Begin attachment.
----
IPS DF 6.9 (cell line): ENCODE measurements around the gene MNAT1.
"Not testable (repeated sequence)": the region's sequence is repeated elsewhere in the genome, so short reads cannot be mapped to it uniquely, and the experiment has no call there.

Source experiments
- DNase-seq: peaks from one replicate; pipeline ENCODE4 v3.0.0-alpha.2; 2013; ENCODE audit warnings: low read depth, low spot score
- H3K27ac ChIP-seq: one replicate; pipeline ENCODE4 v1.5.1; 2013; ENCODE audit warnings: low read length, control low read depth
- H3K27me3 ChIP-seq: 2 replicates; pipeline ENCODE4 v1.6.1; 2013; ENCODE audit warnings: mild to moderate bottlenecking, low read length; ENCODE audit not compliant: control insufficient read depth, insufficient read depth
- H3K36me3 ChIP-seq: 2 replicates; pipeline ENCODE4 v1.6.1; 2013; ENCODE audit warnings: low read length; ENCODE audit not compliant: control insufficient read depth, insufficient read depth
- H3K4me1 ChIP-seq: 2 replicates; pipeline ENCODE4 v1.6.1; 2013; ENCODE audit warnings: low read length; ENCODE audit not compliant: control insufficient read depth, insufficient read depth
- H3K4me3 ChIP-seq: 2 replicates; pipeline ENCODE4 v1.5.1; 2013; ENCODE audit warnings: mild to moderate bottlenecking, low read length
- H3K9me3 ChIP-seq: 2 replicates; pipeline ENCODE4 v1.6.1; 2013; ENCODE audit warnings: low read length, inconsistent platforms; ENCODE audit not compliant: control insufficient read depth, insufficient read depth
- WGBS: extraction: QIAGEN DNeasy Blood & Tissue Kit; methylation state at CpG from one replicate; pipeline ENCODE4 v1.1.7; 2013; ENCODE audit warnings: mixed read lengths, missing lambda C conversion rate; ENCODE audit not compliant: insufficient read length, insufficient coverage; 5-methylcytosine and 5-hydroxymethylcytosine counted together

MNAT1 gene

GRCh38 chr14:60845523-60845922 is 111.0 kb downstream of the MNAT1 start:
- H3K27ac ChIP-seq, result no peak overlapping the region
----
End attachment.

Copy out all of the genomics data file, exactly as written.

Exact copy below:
IPS DF 6.9 (cell line): ENCODE measurements around the gene MNAT1.
"Not testable (repeated sequence)": the region's sequence is repeated elsewhere in the genome, so short reads cannot be mapped to it uniquely, and the experiment has no call there.

Source experiments
- DNase-seq: peaks from one replicate; pipeline ENCODE4 v3.0.0-alpha.2; 2013; ENCODE audit warnings: low read depth, low spot score
- H3K27ac ChIP-seq: one replicate; pipeline ENCODE4 v1.5.1; 2013; ENCODE audit warnings: low read length, control low read depth
- H3K27me3 ChIP-seq: 2 replicates; pipeline ENCODE4 v1.6.1; 2013; ENCODE audit warnings: mild to moderate bottlenecking, low read length; ENCODE audit not compliant: control insufficient read depth, insufficient read depth
- H3K36me3 ChIP-seq: 2 replicates; pipeline ENCODE4 v1.6.1; 2013; ENCODE audit warnings: low read length; ENCODE audit not compliant: control insufficient read depth, insufficient read depth
- H3K4me1 ChIP-seq: 2 replicates; pipeline ENCODE4 v1.6.1; 2013; ENCODE audit warnings: low read length; ENCODE audit not compliant: control insufficient read depth, insufficient read depth
- H3K4me3 ChIP-seq: 2 replicates; pipeline ENCODE4 v1.5.1; 2013; ENCODE audit warnings: mild to moderate bottlenecking, low read length
- H3K9me3 ChIP-seq: 2 replicates; pipeline ENCODE4 v1.6.1; 2013; ENCODE audit warnings: low read length, inconsistent platforms; ENCODE audit not compliant: control insufficient read depth, insufficient read depth
- WGBS: extraction: QIAGEN DNeasy Blood & Tissue Kit; methylation state at CpG from one replicate; pipeline ENCODE4 v1.1.7; 2013; ENCODE audit warnings: mixed read lengths, missing lambda C conversion rate; ENCODE audit not compliant: insufficient read length, insufficient coverage; 5-methylcytosine and 5-hydroxymethylcytosine counted together

MNAT1 gene

GRCh38 chr14:60845523-60845922 is 111.0 kb downstream of the MNAT1 start:
- H3K27ac ChIP-seq, result no peak overlapping the region